Thermonuclear explosions fuel cosmic rays

2 May 2022
The RS Ophiuchi outburst

Normally, RS Ophiuchi is a faint astronomical object at a distance of about 5000 light years from Earth. Once every 15 years or so, however, it brightens dramatically to the point it becomes visible to the naked eye, only to disappear again within several days. This object, classified as a recurrent nova, is not a single star but rather a binary system consisting of a white dwarf and a red giant. Due to the proximity of the white dwarf to its massive companion, it slowly accumulates matter from which it forms a thin atmospheric-like layer on its surface. Over time, this atmosphere becomes denser and heats up until it reaches a critical temperature of around 20 million K. The thermonuclear explosion initiated at this temperature rapidly spreads across the dwarf’s surface, causing all the remaining material to be blown away. This process, which in the case of RS Ophiuchi occurs between every 9 to 26 years, makes the object visible in the optical region. However, the process has also been theorised to be capable of producing cosmic rays.

Bipolar shape

The first recorded explosion on RS Ophiuchi was in 1898 after it was discovered in optical images by Williamina Fleming in 1905. A more recent explosion in 2006 was observed in detail by Hubble, while the last one occurred in August 2021. Hubble’s 2006 images show a shock wave propagating from the object. The shock, which is originally radially symmetric, gets distorted by the gas present in the orbital plane of the binary system. This gas slows down the shock in the orbital plane, leading to a final bipolar shape capable of accelerating electrons and hadrons to high energies. These accelerated charged particles can reach Earth in the form of cosmic rays, but due to the influence of magnetic fields it is not possible to directly trace these back to the source. The high-energy gamma rays produced by some of these cosmic rays, on the other hand, do point directly to the source. Gamma rays formed in this way during the 2021 explosion have recently been used by the H.E.S.S. collaboration to test cosmic-ray acceleration models.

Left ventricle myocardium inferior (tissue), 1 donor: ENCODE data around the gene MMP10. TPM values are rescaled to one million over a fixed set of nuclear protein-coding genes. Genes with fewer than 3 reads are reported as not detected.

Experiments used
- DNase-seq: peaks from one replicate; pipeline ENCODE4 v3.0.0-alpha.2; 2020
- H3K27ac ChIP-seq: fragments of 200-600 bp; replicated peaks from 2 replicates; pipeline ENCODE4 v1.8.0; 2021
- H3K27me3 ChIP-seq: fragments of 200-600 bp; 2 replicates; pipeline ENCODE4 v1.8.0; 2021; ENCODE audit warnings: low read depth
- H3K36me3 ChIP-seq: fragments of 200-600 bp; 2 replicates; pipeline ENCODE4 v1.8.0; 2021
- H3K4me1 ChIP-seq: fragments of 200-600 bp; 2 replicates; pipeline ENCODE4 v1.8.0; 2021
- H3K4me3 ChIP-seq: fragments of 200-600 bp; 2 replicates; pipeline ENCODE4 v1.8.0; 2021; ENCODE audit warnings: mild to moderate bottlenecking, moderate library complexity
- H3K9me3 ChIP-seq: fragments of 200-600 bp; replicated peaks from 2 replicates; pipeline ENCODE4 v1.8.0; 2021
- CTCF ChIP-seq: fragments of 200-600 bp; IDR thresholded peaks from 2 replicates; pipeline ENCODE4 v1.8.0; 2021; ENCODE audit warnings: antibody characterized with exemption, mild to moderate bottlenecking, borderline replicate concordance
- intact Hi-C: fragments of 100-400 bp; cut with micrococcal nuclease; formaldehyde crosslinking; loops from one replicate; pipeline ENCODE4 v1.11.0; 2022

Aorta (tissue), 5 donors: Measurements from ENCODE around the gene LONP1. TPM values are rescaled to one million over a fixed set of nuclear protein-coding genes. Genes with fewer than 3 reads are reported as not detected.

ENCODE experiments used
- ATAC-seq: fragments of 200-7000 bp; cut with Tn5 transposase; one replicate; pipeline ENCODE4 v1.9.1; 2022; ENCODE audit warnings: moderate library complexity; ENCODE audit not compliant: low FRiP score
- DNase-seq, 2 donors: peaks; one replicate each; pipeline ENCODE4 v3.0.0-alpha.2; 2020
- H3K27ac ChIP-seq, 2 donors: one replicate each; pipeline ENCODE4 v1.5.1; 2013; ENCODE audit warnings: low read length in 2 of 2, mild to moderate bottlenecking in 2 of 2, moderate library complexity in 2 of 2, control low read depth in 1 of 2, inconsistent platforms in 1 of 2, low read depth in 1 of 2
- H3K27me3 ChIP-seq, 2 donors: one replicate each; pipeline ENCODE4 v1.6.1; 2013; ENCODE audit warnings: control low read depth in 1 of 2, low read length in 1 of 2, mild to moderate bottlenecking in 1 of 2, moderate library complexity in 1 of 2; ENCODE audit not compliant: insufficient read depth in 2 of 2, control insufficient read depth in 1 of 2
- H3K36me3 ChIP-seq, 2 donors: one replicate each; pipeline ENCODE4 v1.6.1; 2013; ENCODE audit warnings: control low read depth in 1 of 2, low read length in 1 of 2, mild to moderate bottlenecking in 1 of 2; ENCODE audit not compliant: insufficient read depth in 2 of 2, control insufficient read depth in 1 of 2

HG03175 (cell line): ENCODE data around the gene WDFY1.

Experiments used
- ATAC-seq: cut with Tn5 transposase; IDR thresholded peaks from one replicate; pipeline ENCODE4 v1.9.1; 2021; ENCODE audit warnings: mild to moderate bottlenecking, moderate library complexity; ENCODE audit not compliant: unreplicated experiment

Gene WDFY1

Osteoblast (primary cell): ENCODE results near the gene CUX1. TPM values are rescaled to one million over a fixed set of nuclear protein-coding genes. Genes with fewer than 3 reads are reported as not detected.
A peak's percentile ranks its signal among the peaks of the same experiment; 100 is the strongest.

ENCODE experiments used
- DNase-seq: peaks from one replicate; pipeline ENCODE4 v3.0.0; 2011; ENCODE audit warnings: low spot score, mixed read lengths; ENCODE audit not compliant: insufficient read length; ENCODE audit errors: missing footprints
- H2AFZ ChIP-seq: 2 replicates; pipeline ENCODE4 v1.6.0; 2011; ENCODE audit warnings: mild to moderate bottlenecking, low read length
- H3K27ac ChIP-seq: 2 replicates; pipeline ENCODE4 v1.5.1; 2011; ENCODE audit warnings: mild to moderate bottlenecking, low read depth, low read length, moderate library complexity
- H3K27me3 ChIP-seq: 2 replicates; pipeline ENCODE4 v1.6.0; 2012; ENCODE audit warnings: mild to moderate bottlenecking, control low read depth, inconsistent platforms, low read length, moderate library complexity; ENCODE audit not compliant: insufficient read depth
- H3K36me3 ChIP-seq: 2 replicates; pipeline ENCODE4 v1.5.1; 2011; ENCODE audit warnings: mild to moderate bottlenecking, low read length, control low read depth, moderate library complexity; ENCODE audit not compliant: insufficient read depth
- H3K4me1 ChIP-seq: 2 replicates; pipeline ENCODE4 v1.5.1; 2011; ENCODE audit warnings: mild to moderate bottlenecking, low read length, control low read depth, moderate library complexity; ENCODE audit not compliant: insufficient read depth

After the initial detection of the brightening of the source in optical wavelengths, the ground-based H.E.S.S. facility in Namibia pointed its five telescopes (which are sensitive to the Cherenkov light emitted as TeV gamma rays induce showers in the atmosphere) to the source. In parallel, the space-based Fermi–LAT telescope, which directly detects gamma rays in the ~100 MeV to ~500 GeV energy range, observed the target for a duration of several weeks. The emission measured by both telescopes as a function of time shows the maximum energy flux as measured by Fermi–LAT peaking about one day after the peak in optical brightness. For H.E.S.S., which covered the 250 GeV to 2.5 TeV energy range, the peak only occurred three days after the optical peak, indicating a significant hardening of the emission spectrum with time.

Hadronic origin

These results match what would be expected from a hadronic origin of these gamma rays. The shock wave produced by the thermonuclear explosion is capable of accelerating charged particles every time they traverse the shock. Magnetic fields, which are in part induced by some of the accelerated hadrons themselves, trap the charged particles in the region, thereby allowing these to traverse the shock many times. Some of the hadrons collide with gas in the surrounding medium to produce showers in which neutral pions are produced, which in turn produce the gamma rays detected on Earth. The maximum energy of these gamma rays is about an order of magnitude lower than the hadrons that induced the showers. This implies that one day after the explosion, hadrons had been accelerated up to 1 TeV, producing the photons detected by Fermi–LAT, while it took an additional two days for the source to further accelerate such hadrons up to the 10 TeV required to produce the emission visible to H.E.S.S. These timescales, as well as the measured energies, match with the theoretical predictions for sources with the same size and energy as RS Ophiuchi.

The results show a clear correlation between the theoretical predictions of hadronic production of gamma rays by recurring novae

The results, published in Science by the H.E.S.S. collaboration, show a clear correlation between the theoretical predictions of hadronic production of gamma rays by recurring novae. The alternative theory of a leptonic origin of the gamma rays is more difficult to fit due to the relatively large fraction of the shock energy that would need to be converted into electron acceleration. The measurements form an almost direct way to test models of the origin of cosmic rays and thereby add several important pieces to the puzzle of cosmic-ray origins. 

Further reading

H.E.S.S. Collaboration 2022 Science 376 77. 

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